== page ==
A Confrontation Clause violation occurs when an out-of-court “testimonial” statement is admitted into evidence and the declarant is unavailable at trial and was not previously subjected to cross-examination. See Crawford v. Washington, 541 U. S. 36, 68, 124 S.Ct. 1354, 158 L.Ed.2d 177 (2004). “A statement is testimonial if its primary purpose was to establish evidence that could be used in a future prosecution.” Favors v. State, 296 Ga. 842, 845 (2), 770 S.E.2d 855 (2015) (citation and punctuation omitted).
Here, the recorded phone call contains statements from Price to Clark, but also statements from Price to unknown inmates and Price’s friends and family whom Clark contacted using a three-way call feature. Denson does not identify which of Price’s statements were objectionable, but even considering all of them, none were testimonial. Price’s statements were made shortly before and during the crimes – before Lowe and Denson were arrested for their involvement. Price’s statements to Clark, family and friends, and unknown inmates at the jail were not made to assist a future prosecution and, thus, are not testimonial. See Allen v. State, 300 Ga. 500, 504 (3), 796 S.E.2d 708 (2017) (co-defendant’s statements made to a third party shortly after crimes and before any arrests were not testimonial). As a result, there was no error, much less plain error, in admitting the recording.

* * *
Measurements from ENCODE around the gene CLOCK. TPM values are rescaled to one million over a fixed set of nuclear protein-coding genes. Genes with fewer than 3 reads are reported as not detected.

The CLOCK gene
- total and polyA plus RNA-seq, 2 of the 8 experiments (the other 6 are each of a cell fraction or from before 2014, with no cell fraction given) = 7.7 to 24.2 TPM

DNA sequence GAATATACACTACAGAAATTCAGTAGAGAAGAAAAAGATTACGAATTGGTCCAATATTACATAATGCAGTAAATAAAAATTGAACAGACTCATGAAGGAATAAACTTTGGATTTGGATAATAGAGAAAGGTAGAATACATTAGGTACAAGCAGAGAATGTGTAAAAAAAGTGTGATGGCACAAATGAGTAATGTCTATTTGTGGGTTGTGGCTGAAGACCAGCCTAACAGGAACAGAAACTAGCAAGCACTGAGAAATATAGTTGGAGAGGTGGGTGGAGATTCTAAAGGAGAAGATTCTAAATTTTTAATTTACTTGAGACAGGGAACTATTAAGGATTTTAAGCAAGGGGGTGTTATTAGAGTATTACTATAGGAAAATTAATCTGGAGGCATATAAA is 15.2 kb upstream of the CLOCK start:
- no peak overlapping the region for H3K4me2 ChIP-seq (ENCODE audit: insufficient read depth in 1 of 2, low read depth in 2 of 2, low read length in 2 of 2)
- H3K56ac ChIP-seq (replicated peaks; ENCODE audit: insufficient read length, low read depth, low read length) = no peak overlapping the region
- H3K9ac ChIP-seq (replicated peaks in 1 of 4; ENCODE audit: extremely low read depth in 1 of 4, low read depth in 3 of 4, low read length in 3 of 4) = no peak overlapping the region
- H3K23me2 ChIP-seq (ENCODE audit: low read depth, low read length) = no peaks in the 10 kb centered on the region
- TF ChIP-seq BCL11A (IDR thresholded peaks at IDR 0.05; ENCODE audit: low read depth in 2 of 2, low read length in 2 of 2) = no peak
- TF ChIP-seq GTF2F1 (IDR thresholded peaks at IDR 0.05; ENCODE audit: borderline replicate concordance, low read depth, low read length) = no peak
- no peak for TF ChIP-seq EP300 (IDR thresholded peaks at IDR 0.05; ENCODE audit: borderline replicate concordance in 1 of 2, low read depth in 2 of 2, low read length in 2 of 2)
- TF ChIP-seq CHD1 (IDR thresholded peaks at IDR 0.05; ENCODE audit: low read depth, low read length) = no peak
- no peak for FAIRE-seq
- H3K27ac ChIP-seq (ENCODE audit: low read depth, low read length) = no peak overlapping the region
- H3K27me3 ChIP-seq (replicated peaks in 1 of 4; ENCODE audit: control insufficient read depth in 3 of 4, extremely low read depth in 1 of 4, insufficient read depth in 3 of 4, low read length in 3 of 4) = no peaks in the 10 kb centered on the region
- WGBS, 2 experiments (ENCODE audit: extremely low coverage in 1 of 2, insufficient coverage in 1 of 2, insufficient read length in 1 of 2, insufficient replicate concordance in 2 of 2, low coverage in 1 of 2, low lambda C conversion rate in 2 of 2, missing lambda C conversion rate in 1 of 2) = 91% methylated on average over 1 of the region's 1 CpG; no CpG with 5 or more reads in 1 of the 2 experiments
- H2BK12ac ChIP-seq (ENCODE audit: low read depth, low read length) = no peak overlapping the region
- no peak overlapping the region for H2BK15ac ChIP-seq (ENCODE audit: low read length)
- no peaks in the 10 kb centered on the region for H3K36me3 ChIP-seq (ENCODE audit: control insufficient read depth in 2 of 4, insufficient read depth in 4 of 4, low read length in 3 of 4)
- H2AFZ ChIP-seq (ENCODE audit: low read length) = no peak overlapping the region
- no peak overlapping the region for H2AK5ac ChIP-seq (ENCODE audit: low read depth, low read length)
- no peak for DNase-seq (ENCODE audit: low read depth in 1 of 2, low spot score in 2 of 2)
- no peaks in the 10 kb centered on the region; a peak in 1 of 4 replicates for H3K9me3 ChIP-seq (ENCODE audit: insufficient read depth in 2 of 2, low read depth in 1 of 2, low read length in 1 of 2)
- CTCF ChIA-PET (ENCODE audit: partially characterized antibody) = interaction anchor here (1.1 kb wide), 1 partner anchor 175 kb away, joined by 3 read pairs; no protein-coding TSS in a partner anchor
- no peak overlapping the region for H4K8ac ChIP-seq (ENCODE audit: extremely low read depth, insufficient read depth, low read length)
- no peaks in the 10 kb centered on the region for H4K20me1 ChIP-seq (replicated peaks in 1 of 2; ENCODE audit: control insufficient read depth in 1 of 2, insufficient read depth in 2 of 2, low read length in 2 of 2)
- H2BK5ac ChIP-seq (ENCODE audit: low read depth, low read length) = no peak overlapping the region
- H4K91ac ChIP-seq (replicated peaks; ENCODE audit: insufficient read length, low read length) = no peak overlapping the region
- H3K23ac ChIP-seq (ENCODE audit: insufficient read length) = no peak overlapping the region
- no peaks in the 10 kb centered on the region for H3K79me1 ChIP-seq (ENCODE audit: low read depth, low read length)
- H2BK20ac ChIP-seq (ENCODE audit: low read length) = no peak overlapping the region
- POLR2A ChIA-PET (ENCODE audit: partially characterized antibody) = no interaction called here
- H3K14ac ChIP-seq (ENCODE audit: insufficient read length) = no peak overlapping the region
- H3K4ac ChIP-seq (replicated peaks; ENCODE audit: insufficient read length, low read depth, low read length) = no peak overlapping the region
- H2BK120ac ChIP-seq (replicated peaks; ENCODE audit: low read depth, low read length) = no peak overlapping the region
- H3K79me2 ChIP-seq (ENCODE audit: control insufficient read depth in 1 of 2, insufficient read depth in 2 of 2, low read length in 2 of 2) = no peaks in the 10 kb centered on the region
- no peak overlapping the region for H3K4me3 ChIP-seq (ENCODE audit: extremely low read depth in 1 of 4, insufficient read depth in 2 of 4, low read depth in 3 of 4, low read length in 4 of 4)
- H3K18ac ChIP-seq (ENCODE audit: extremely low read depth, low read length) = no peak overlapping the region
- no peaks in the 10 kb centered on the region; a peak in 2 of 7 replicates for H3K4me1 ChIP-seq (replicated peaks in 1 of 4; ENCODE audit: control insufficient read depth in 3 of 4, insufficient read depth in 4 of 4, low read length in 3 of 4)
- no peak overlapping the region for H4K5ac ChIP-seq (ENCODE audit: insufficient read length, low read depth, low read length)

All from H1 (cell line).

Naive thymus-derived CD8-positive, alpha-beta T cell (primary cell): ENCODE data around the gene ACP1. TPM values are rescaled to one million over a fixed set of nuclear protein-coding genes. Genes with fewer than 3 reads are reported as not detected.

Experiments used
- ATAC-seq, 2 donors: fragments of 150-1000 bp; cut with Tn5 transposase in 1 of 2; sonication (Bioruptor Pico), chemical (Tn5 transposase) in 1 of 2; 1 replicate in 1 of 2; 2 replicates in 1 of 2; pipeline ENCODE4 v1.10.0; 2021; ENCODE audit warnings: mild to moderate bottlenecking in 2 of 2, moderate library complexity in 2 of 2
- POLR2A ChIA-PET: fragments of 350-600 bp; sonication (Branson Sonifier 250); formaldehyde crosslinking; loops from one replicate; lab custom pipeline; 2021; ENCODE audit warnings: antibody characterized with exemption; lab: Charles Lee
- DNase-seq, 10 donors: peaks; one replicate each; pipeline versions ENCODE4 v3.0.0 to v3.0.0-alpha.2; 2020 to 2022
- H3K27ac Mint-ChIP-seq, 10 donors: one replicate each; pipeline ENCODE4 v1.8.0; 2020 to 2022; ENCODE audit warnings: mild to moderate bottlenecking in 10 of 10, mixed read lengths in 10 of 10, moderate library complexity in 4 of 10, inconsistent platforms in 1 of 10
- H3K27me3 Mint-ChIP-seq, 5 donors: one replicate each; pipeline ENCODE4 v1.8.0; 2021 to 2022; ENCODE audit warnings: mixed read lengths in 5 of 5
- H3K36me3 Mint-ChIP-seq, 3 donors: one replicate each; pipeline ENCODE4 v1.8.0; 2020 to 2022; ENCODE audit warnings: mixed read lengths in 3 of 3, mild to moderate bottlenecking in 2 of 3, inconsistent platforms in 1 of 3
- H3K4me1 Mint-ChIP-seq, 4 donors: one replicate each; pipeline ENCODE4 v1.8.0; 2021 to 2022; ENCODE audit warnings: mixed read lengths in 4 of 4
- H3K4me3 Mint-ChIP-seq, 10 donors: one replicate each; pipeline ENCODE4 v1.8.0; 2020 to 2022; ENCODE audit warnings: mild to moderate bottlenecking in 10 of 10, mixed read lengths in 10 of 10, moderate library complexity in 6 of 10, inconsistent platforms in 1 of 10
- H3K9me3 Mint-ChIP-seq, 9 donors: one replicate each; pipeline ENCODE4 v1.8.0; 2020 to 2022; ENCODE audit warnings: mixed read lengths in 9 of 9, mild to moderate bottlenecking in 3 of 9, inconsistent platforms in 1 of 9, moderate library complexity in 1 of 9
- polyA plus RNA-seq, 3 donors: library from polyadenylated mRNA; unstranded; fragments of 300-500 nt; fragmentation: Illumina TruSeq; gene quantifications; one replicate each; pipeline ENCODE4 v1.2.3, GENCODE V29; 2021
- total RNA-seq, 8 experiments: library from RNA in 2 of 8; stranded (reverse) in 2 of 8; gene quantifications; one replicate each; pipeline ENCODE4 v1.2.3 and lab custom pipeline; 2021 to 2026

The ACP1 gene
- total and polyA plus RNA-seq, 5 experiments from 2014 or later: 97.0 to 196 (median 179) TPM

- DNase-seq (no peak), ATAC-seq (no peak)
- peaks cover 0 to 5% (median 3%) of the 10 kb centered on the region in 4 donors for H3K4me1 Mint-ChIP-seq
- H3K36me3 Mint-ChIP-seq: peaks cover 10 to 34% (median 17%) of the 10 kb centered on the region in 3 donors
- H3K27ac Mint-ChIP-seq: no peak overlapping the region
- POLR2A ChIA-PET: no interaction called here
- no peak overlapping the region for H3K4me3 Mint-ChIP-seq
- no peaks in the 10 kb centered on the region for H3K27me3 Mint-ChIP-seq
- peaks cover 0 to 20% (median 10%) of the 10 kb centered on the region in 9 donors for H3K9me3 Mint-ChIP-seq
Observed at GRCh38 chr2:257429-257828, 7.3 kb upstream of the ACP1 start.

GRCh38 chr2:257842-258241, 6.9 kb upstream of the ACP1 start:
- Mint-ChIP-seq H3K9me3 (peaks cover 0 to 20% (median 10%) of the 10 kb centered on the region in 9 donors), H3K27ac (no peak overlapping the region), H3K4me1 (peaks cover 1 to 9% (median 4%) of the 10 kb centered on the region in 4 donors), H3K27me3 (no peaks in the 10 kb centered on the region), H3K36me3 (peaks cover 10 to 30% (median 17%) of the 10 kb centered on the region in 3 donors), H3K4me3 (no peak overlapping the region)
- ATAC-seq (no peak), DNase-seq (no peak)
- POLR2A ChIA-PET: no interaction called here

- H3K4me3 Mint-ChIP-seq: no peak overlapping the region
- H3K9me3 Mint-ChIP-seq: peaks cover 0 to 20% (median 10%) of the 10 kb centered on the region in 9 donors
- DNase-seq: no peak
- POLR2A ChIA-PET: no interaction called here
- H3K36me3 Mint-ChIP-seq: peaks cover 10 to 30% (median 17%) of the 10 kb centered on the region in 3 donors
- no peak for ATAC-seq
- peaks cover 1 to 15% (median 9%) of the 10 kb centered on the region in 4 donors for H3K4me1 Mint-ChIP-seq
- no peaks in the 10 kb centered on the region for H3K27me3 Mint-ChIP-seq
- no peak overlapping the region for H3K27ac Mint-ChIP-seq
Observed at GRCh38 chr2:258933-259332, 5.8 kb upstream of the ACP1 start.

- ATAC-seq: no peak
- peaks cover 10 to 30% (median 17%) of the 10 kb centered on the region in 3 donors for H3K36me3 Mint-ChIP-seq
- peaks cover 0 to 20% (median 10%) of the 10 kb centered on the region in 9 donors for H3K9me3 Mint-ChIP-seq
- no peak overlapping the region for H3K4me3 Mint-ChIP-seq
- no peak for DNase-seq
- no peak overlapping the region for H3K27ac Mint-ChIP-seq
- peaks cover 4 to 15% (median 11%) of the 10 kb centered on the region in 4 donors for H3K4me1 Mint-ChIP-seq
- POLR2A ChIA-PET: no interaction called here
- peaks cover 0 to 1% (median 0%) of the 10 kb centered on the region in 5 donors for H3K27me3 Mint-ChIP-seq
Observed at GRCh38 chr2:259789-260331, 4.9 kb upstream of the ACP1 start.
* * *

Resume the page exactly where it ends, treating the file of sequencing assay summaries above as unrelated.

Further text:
3. Denson argues that trial counsel was ineffective for failing to object to two statements made by the prosecutor during closing arguments. Denson argues that the prosecutor’s statement that Denson was part of a group that sold drugs was not supported by any trial evidence, and that the prosecutor improperly commented on Price’s character by referring to him as a drug dealer. Denson did not preserve this ineffective assistance claim because he did not raise it in his motion for new trial, as amended, or at the hearing on that motion, nor did he obtain a ruling on such claim from the trial court. See Prince v. State, 295 Ga. 788, 793 (2) (b), 764 S.E.2d 362 (2014). But even if the claim had been preserved, it would fail.
For Denson to prevail on any of his claims, he must satisfy the familiar standard of Strickland v. Washington, 466 U. S. 668, 687, 104 S.Ct. 2052, 80 L.Ed.2d 674 (1984), which requires a showing both that trial counsel’s performance was constitutionally deficient and that Denson was prejudiced by this deficient performance. See Mims, 304 Ga. at 854-855 (2), 823 S.E.2d 325. Even if a defendant shows that his trial counsel was constitutionally deficient, he must also prove that he was prejudiced as a result, which requires a showing of “a reasonable probability that, but for counsel’s unprofessional errors, the result of the proceeding would have been different.” Davis v. State, 299 Ga. 180, 183 (2), 787 S.E.2d 221 (2016) (citation omitted).